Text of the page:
Savages | Live Review

Savages @ Trinity Centre, Bristol. 7.11.13.


A vital and challenging presence in the music industry today; a four-pronged ballistic assault on the ear before a comforting refrain, rather like the sonic equivalent of tough love…

Savages, as a name, consciously roots itself in origins, and breeds certain associations with aggression, instinct, unrestraint, and nonconformity; all of which can be applied to the London quartet in some shape or form. Their show at the Trinity Centre this past Thursday night was truly one to remember. Certainly the best Bristol has seen yet; third time really is the charm.

Support came in the form of Australian duo, A Dead Forest Index; a suitably artistic blend of measured guitar builds, temperamental time signatures, and ghostly vocality. They truly were the calm before the ferocious storm that followed, but by all means made an impact of their own, just as indefinable and boundless.

When Savages eventually took to the stage, and started with one of their boldest statements, ‘I Am Here’, provoking a furious brawl of colliding bodies in the audience, they showed no signs of fatigue from towards the end of a lengthy tour schedule. Effortlessly drawing upon each other, strength to strength, this is a band that really knows what they’re doing, and how to set it in motion.

Not only do their songs sound great live, they encompass universal frustrations; frustration with the world, with people, with the way things supposedly are; and from these frustrations burgeons powerful meaning. ‘Shut Up’ is a doubtless reminder of this. ‘I’m sick to keep it open wide / speaking words to the blind’, vocalist Jehnny Beth speaks in the song’s opening verse; a scathing retort to an ignorant, faceless multitude.

A new song, ‘I Need Something New’ reinforces the preceding, whilst showing an obvious development. Savages are not masqueraders to the things they critique; they are not a mere image; they truly believe in what they are standing for. ‘I’m trying my best / to make it possible / everyday’, Beth howls out among the subtle shriek of Gemma Thompson’s guitar.

‘Strife’ follows; a palpably tense concoction of musical prowess, highlighting more of Thompson’s refined guitar work, over a brooding undercurrent created by drummer Fay Milton and Ayse Hassan’s almost pornographic bass riff. Softer, yet perhaps simultaneously darker; this, along with ‘Waiting for a Sign’, and a cover of Suicide’s ‘Dream Baby Dream’, provided a much needed respite mid-set, and wonderfully showcased the range of sound the band is able to explore whilst retaining their distinctive ethos.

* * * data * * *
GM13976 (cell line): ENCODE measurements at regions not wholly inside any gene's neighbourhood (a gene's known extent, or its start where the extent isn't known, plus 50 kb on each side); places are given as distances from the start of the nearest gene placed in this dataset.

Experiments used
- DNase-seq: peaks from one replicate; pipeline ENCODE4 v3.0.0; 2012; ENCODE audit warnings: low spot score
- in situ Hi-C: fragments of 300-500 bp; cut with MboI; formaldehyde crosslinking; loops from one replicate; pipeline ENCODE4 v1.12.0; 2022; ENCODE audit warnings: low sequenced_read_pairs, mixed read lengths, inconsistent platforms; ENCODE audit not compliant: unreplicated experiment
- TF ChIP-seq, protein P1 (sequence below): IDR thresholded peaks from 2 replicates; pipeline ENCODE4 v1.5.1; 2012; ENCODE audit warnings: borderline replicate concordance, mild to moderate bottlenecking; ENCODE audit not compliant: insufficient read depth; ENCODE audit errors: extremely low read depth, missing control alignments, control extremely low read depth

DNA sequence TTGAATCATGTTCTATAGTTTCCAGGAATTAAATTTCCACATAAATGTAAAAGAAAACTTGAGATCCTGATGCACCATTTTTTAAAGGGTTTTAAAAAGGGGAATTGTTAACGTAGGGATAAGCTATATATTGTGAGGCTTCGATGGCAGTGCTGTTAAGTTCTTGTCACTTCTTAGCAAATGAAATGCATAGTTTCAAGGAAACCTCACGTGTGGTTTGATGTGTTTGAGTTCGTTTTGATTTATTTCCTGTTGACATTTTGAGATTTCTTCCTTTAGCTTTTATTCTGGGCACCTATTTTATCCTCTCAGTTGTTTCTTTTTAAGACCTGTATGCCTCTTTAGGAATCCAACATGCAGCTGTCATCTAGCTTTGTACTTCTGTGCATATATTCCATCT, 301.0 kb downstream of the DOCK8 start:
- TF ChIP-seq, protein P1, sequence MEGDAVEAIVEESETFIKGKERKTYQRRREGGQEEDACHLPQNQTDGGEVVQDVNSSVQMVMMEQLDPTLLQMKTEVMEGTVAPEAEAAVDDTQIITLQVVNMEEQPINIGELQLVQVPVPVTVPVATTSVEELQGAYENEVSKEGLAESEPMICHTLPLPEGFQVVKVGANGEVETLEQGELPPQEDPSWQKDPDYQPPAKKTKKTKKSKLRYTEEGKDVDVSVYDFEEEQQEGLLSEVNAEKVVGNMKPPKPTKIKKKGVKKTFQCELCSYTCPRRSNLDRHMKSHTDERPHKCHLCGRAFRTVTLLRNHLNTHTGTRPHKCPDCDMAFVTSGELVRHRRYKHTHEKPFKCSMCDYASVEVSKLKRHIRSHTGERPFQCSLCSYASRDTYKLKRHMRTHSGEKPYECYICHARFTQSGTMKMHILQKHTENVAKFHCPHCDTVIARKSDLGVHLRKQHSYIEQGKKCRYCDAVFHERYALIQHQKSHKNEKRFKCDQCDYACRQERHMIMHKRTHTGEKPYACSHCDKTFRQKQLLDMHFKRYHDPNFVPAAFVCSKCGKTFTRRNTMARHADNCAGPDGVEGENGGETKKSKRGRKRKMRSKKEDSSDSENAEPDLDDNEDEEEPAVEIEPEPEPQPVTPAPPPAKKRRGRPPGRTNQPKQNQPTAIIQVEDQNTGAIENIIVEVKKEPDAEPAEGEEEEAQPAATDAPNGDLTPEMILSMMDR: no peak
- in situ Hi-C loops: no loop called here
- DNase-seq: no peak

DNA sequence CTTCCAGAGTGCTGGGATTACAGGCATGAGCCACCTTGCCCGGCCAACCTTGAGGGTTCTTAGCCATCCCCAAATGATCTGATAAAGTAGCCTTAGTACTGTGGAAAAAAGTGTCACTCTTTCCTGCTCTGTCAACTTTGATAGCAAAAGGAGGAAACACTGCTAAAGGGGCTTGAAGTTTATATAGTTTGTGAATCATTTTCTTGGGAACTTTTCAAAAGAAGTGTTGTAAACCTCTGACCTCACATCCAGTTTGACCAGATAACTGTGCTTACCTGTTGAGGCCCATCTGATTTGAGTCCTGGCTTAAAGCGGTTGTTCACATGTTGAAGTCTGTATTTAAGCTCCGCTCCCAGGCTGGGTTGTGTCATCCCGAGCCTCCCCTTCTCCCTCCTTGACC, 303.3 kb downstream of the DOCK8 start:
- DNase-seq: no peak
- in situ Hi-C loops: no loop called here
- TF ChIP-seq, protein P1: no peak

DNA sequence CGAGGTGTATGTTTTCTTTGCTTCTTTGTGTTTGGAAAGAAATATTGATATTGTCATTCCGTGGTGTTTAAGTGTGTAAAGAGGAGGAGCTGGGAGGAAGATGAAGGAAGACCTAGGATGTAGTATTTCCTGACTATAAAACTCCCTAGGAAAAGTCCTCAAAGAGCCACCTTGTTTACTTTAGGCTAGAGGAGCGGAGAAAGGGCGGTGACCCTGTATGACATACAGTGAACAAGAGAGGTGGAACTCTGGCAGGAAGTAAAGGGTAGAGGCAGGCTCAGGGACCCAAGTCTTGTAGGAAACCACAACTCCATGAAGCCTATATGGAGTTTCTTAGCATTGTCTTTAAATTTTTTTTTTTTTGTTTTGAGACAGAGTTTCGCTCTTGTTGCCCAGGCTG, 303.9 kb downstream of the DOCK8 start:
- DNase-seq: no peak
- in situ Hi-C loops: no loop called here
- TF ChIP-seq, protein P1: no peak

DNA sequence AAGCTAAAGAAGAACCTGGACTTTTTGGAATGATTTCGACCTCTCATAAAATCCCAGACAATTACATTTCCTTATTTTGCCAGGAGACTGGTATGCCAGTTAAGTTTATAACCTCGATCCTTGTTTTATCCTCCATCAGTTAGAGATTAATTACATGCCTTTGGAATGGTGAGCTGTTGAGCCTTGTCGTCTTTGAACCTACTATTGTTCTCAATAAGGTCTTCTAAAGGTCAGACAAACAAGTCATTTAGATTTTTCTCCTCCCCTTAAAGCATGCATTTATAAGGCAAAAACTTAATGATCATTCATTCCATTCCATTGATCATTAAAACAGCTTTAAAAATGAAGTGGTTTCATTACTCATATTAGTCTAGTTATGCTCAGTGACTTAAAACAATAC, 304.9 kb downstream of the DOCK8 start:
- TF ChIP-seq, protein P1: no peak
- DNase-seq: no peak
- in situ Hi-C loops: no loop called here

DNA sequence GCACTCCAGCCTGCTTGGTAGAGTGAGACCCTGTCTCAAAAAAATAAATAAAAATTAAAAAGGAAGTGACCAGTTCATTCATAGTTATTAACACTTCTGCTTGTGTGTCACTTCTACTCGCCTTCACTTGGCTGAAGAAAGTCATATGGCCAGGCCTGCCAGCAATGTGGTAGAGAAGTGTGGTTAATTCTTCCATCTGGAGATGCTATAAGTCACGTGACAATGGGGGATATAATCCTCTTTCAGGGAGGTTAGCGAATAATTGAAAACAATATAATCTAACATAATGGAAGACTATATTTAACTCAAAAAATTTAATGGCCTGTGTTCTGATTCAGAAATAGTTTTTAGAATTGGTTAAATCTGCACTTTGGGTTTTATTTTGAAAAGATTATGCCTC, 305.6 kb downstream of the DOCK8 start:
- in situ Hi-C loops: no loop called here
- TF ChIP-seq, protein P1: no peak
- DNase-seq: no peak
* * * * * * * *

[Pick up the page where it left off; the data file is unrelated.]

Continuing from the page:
All of this, before launching in to ‘She Will’, ‘No Face’, ‘Hit Me’, and ‘Husbands’; all equally cathartic, loud and powerful. Whilst Beth acts as the prowling conductress - orchestrating the carnage with a number of hypnotic shapes both on and off stage - Hassan, Milton, and Thompson are pushing themselves to the limits to match her sonically. One such example from Milton is during ‘She Will’, where she grasps a cymbal with one hand before brutalising it with a series of violent strikes. Yet at the same time, they make the whole thing appear effortless; where most bands would struggle, Savages are able to deliver like it’s second nature.

Finally, ‘Fuckers’, introduced by Beth via a short narrative; a song which truly highlights the importance of the live setting to Savage’s sound; a song which had been previously bolted out in a violent stint, now extended, rethought, and improved upon, closed the set; leaving the audience insatiable with words of crude wisdom. ‘Don’t let the fuckers get you down’.

Whilst Savages may not reinvent the wheel at every turn, they are certainly a vital and challenging presence in the music industry today; a four-pronged ballistic assault on the ear before a comforting refrain, rather like the sonic equivalent of tough love. They make music, unapologetically; familiar, yet unlike any of their contemporaries. It is music, yet more than just music, something entirely sensory, which must be experienced in a number of ways to be truly understood; but for those unfamiliar with their work, the live setting is no doubt the place to start.

Watch a special live performance from Savages for KEXP:

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